Byline: Cynthia L. Garza, Times-Union staff writer
The old-school way of teaching science, often marked by dry texts and multisyllabic words and processes, is starting to find itself replaced by a more hands-on approach that stresses everyday applications.
The new approach will be crucial, some teachers say, if students are to meet expectations that could come soon as part of the Florida Comprehensive Assessment Test.
Starting in March, Florida students in grades five, eight and 10 will take tests to determine their knowledge of science. The tests are part of FCAT, which since its start in 1998 has focused mainly on reading, math and writing.
That has some Duval County teachers worried, because it has meant science has not been emphasized.
"I think the emphasis on reading and math is going to show that across the county there's a large gap in the sciences," said Diane Landschoot, a fifth-grade science teacher at John Stockton Elementary School. Her school was among those that took a pilot FCAT science exam last year, but the state did not say how the students performed on the field test.
"We had no idea what was going to be on the exam," said Landschoot, a 24-year teaching veteran who has worked at Stockton Elementary for 15 years. "We knew the topics, but not how they were going to be tested."
Scores from the March round of testing will be reported on the same 100 to 500 scale used for reading and math but will not carry as heavy a weight. Scores on the established tests help determine grades for public schools, how reward money will be divided among school districts and whether some students are promoted.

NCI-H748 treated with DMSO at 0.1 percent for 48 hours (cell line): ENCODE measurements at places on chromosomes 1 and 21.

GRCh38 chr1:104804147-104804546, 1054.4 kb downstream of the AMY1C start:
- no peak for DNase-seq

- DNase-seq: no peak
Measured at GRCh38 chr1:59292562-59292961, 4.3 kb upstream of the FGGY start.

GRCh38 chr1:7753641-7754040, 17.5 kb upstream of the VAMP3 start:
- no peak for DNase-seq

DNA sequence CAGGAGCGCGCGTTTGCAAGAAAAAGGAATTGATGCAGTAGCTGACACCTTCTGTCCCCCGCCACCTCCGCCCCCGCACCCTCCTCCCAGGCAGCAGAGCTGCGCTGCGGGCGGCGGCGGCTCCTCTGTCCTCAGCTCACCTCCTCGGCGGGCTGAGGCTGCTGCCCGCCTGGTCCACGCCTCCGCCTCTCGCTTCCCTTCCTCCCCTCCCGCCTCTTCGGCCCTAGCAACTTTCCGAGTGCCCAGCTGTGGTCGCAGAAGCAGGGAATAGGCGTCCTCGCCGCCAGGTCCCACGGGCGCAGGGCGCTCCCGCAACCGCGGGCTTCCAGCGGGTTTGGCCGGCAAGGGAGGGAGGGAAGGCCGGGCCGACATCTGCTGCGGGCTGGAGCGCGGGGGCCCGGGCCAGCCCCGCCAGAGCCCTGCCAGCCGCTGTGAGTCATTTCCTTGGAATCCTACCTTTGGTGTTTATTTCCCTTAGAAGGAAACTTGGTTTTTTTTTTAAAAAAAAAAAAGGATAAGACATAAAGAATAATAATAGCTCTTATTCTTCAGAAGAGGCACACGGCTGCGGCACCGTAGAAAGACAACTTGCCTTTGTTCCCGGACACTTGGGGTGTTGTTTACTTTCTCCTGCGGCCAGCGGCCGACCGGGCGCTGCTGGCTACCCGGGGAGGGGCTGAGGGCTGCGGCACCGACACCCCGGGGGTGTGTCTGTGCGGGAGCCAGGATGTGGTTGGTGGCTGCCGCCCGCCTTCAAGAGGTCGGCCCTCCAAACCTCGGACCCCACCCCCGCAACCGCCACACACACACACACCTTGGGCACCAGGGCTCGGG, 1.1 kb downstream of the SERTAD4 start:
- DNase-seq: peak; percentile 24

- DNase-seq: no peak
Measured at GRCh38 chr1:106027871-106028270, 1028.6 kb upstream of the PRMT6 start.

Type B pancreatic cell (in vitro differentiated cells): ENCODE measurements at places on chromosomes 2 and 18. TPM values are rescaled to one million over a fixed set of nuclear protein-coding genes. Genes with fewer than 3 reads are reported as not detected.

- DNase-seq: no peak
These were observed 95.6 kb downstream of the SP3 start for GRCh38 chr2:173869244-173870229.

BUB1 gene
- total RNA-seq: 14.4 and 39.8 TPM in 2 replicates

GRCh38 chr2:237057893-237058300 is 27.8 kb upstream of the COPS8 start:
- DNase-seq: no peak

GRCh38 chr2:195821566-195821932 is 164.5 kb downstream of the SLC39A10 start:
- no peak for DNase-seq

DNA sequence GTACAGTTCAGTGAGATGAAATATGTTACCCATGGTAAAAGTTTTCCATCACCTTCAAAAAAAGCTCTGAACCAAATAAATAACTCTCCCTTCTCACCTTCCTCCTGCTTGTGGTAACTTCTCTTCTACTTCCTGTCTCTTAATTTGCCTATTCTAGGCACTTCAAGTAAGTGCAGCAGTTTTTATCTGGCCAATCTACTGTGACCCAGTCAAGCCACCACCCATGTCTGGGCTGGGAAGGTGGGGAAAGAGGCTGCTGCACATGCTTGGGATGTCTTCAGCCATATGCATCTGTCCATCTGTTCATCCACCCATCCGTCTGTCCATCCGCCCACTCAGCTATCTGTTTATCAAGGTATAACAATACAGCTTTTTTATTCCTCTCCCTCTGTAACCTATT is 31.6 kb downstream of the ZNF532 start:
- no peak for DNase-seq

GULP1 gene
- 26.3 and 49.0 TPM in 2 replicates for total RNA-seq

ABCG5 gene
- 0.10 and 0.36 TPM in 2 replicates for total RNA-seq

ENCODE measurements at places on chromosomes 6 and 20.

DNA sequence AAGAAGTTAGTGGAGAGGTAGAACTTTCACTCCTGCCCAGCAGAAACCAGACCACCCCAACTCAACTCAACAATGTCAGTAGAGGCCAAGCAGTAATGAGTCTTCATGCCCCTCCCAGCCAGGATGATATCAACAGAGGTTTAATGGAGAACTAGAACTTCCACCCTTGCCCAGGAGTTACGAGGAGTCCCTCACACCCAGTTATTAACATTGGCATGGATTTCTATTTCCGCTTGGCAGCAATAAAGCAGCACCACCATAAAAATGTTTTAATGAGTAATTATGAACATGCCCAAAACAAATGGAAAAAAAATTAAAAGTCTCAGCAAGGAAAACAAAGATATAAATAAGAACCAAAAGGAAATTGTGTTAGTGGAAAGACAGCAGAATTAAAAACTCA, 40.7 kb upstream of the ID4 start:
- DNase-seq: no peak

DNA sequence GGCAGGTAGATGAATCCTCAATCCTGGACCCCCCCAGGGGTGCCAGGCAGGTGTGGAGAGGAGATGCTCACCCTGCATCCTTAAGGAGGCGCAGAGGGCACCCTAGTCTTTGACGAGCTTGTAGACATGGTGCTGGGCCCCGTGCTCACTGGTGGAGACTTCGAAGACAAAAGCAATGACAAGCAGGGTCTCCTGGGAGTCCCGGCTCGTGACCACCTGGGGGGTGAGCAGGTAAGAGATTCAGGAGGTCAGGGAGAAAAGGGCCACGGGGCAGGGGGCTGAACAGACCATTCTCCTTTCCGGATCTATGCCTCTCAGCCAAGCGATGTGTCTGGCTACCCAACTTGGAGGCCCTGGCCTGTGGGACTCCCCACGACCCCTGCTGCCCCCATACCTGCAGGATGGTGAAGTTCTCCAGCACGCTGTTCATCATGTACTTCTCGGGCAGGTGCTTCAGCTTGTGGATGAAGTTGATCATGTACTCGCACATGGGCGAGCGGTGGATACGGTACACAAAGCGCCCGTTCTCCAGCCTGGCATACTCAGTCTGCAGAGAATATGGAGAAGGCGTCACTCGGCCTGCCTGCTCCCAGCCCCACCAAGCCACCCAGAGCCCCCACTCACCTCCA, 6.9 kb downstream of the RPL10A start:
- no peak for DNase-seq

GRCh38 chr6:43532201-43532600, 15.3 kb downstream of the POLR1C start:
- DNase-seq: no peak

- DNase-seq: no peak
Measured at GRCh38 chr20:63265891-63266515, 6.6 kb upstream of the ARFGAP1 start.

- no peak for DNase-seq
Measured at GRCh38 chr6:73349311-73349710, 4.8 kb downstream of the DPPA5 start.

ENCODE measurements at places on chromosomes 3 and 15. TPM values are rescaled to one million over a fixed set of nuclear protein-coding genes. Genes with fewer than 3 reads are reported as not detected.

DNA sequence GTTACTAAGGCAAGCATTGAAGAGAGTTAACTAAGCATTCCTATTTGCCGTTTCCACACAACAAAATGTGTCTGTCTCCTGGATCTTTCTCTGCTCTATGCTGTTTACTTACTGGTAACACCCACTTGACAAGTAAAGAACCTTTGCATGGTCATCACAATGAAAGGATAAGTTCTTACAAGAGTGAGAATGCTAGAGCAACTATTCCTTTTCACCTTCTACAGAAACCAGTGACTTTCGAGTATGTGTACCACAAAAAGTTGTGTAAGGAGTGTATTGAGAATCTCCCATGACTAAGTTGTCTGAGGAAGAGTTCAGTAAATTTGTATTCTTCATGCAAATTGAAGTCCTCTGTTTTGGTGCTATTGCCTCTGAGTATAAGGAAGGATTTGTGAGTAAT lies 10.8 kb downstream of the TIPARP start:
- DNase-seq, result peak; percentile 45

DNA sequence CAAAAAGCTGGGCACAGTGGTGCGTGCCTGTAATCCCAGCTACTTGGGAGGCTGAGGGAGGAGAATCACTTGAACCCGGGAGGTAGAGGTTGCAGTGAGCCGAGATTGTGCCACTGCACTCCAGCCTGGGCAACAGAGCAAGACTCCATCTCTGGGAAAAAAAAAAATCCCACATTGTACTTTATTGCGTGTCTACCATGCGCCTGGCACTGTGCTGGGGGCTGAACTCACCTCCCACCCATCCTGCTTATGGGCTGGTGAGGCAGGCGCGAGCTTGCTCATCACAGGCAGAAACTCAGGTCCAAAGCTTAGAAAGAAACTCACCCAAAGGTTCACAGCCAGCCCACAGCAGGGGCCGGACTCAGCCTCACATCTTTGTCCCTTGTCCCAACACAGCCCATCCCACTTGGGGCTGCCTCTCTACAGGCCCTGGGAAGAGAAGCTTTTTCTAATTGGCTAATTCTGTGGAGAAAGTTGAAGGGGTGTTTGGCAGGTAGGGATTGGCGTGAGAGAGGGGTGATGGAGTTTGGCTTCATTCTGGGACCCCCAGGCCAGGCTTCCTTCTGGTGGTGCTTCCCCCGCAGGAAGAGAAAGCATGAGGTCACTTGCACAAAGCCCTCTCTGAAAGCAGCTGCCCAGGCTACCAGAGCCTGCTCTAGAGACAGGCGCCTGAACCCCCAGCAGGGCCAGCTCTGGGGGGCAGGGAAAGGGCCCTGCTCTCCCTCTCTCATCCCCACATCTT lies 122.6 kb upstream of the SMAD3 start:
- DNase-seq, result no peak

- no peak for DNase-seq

Cornelia Orr, administrator for assessment and school performance at the Florida Department of Education, said it usually takes one to two years to set a baseline of achievement for an exam. The baseline is what the state sets as a minimum score students must earn to show they have a basic understanding of the material.
While student performance on this year's science test will not immediately affect the state's formula for rating schools with an A through F grade, it may become part of that equation in the future.
Some educators see the science exam as a natural progression of state testing because the science portion has a strong foundation in reading and math.
But few deny its comprehensive approach is something for which many students are now being prepared.
There is an emphasis on reading texts with science vocabulary, said Ruth Senftleber, supervisor of science for Duval County public schools. The test also incorporates math language and concepts, such as graphs and numerical data.
"It's as if you're trying to go into the third world war with World War I weapons," said Sanaa Hamdan, a earth and space sciences and physics teacher at Ribault High School.
Teachers have been countering this by incorporating hands-on activities. By using everyday items, ideas and concepts, the hope is that the topic will stick in the student's mind come test time.
"It involves a higher level of thinking," Hamdan said. "Students are involved in lower-level thinking, like memorization."
"You can't only be reading about science," said Senftleber. "You have to be doing science."
Aside from hands-on activities, Landschoot said familiarity with the FCAT science format is important. Stockton Elementary School, for example, is using new computer software, The FCAT Simulation, to help prepare students for the science portion of FCAT.
"I'm concerned that students that have not had hands-on work are going to fall short from those who have had experience," Landschoot said.
Before the students can prepare for this style of learning, the teachers have to be prepared to teach through hands-on activities. Hamdan considers professional development or training for science teachers a key challenge. …